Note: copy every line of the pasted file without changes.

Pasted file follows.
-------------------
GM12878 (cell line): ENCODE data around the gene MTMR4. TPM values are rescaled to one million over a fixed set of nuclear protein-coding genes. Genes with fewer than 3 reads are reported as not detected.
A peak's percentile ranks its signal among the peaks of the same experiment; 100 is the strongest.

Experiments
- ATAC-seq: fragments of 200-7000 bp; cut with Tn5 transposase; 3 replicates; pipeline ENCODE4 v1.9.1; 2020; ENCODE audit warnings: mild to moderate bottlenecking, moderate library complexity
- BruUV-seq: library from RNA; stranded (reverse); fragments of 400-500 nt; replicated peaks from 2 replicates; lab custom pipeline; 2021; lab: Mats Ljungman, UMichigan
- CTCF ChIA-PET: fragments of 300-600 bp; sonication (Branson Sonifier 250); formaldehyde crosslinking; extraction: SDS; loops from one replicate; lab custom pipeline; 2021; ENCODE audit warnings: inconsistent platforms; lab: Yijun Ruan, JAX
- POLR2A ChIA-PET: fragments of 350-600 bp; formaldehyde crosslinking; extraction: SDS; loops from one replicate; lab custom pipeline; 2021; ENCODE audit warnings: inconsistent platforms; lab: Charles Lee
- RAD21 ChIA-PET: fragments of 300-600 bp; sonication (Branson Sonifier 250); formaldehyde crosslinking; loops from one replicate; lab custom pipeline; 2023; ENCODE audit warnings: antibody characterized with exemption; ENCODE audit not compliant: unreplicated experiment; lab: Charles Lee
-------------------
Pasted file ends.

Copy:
GM12878 (cell line): ENCODE data around the gene MTMR4. TPM values are rescaled to one million over a fixed set of nuclear protein-coding genes. Genes with fewer than 3 reads are reported as not detected.
A peak's percentile ranks its signal among the peaks of the same experiment; 100 is the strongest.

Experiments
- ATAC-seq: fragments of 200-7000 bp; cut with Tn5 transposase; 3 replicates; pipeline ENCODE4 v1.9.1; 2020; ENCODE audit warnings: mild to moderate bottlenecking, moderate library complexity
- BruUV-seq: library from RNA; stranded (reverse); fragments of 400-500 nt; replicated peaks from 2 replicates; lab custom pipeline; 2021; lab: Mats Ljungman, UMichigan
- CTCF ChIA-PET: fragments of 300-600 bp; sonication (Branson Sonifier 250); formaldehyde crosslinking; extraction: SDS; loops from one replicate; lab custom pipeline; 2021; ENCODE audit warnings: inconsistent platforms; lab: Yijun Ruan, JAX
- POLR2A ChIA-PET: fragments of 350-600 bp; formaldehyde crosslinking; extraction: SDS; loops from one replicate; lab custom pipeline; 2021; ENCODE audit warnings: inconsistent platforms; lab: Charles Lee
- RAD21 ChIA-PET: fragments of 300-600 bp; sonication (Branson Sonifier 250); formaldehyde crosslinking; loops from one replicate; lab custom pipeline; 2023; ENCODE audit warnings: antibody characterized with exemption; ENCODE audit not compliant: unreplicated experiment; lab: Charles Lee